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While working at the Forth command line is convenient for one-line examples and short one-off code, you probably want to store your source code in files for convenient editing and persistence. You can use your favourite editor (Gforth includes Emacs support, see Emacs and Gforth) to create file.fs and use
s" file.fs" included
to load it into your Forth system. The file name extension I use for Forth files is `.fs'.
You can easily start Gforth with some files loaded like this:
gforth file1.fs file2.fs
If an error occurs during loading these files, Gforth terminates,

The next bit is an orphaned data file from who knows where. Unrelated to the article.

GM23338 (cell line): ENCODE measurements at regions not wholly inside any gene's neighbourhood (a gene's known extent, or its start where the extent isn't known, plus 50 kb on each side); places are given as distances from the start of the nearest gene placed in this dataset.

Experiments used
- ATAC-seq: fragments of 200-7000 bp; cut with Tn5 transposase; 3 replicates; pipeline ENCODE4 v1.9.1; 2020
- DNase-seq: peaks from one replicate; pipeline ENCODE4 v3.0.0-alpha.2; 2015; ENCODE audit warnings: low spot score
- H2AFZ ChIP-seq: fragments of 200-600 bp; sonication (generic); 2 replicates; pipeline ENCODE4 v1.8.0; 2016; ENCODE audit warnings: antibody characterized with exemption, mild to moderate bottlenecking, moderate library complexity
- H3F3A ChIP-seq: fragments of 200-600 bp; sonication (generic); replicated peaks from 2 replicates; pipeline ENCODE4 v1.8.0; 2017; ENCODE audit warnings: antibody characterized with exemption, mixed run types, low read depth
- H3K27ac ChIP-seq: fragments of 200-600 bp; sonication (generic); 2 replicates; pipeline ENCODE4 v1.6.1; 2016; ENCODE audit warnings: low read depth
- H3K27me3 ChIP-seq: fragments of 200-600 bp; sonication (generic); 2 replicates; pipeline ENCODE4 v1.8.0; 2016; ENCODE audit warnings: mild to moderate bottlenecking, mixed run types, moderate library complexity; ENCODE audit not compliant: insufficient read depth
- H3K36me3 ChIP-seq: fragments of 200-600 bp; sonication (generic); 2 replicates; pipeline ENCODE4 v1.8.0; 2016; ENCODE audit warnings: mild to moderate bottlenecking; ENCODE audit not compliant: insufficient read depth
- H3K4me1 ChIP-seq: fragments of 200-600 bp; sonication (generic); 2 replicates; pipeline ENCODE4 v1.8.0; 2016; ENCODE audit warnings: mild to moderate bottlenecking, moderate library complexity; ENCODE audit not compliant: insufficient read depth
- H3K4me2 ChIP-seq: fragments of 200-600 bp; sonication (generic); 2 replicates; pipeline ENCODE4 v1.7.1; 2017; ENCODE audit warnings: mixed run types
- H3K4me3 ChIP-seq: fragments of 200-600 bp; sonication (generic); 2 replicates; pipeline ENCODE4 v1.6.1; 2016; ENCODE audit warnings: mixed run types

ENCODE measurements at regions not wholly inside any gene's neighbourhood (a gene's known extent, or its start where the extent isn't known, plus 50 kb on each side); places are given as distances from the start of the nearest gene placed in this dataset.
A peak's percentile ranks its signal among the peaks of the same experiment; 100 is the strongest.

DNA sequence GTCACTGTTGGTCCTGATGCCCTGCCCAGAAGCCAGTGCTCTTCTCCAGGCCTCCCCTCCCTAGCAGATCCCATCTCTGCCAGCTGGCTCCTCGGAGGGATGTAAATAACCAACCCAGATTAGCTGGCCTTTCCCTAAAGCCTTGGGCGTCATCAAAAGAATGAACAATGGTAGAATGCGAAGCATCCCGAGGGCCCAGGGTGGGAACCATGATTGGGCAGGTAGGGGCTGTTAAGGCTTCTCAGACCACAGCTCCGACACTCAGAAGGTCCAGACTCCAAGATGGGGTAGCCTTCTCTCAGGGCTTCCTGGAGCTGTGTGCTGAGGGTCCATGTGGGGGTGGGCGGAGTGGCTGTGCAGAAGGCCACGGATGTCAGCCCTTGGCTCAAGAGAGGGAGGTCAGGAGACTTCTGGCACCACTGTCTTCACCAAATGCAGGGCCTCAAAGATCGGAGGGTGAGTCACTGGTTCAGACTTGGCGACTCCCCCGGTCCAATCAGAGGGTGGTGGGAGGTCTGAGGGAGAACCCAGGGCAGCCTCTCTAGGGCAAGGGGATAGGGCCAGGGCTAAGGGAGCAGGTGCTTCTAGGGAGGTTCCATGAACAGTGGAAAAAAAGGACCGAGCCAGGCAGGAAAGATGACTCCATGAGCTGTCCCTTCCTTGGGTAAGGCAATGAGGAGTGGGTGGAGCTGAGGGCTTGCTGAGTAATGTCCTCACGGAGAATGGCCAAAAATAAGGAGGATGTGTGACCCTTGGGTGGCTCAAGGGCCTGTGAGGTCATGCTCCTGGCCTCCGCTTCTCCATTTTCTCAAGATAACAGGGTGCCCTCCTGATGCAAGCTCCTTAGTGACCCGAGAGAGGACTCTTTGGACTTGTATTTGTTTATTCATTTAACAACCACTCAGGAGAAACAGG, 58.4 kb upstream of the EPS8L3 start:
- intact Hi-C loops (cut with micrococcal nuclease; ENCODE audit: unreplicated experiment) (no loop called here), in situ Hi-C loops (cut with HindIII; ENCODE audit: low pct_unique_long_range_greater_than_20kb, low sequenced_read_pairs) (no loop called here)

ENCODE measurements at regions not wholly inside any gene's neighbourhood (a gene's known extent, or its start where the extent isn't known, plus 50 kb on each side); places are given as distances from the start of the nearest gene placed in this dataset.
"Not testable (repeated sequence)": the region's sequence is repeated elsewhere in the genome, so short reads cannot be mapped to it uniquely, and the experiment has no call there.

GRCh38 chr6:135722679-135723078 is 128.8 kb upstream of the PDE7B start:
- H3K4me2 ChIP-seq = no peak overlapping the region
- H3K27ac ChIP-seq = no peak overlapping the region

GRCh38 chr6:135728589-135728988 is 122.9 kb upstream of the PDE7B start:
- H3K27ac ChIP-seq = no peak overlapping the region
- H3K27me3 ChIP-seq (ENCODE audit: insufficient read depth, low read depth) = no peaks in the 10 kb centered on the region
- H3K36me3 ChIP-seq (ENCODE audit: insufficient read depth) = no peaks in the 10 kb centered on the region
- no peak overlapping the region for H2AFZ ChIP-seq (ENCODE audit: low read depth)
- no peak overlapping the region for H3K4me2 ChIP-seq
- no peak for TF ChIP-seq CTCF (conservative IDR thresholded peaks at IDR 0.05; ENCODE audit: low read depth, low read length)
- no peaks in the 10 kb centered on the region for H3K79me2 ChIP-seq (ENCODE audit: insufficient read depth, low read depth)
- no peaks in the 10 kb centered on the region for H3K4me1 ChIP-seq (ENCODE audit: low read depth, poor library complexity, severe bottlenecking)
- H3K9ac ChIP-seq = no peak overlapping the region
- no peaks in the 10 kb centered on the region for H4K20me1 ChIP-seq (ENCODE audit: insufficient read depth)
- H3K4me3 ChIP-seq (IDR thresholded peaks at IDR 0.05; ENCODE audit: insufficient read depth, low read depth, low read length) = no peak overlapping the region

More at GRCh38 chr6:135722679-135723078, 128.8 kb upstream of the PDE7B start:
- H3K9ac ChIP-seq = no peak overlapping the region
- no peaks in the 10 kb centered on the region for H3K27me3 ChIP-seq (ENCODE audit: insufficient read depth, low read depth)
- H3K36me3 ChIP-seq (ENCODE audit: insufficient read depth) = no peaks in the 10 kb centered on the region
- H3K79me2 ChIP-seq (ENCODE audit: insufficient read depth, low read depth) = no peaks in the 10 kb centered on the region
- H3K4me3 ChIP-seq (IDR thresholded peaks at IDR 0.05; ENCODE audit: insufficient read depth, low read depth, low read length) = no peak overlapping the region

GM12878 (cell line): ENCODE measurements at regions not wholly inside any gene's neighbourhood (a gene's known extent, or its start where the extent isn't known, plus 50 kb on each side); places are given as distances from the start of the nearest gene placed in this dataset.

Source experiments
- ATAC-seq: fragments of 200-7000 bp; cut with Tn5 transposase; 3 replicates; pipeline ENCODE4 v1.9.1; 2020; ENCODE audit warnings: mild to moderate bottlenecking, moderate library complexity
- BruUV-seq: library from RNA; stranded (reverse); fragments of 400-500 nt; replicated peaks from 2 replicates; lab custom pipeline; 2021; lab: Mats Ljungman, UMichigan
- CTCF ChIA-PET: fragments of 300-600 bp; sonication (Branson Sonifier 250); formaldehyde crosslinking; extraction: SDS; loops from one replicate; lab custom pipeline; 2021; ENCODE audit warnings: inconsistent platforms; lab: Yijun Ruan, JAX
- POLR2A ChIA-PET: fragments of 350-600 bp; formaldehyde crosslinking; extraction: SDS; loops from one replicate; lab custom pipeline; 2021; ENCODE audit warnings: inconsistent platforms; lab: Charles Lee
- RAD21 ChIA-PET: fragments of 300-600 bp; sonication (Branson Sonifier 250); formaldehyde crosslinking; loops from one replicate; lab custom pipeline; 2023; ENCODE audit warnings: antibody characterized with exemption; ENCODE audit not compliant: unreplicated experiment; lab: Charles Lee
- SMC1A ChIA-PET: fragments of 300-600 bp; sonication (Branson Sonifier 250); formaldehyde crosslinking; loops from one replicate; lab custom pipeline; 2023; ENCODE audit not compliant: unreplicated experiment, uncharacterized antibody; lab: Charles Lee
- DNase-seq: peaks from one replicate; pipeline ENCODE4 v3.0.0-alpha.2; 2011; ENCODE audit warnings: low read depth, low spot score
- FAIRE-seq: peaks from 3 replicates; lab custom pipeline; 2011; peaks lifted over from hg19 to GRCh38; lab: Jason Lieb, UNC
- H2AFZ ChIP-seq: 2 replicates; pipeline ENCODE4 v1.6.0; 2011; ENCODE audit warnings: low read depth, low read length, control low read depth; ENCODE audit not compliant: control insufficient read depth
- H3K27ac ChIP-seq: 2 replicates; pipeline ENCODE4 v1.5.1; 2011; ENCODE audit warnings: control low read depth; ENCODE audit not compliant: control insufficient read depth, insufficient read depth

whereas an error during
INCLUDED within Gforth usually gives you
a Gforth command line. Starting the Forth system every time gives you a
clean start every time, without interference from the results of earlier
I often put all the tests in a file, then load the code and run the tests with
gforth code.fs tests.fs -e bye
(often by performing this command with C-x C-e in Emacs). The
-e bye ensures that Gforth terminates afterwards so that I can
restart this command without ado.
The advantage of this approach is that the tests can be repeated easily every time the program ist changed, making it easy to catch bugs introduced by the change.
Reference: Forth source files.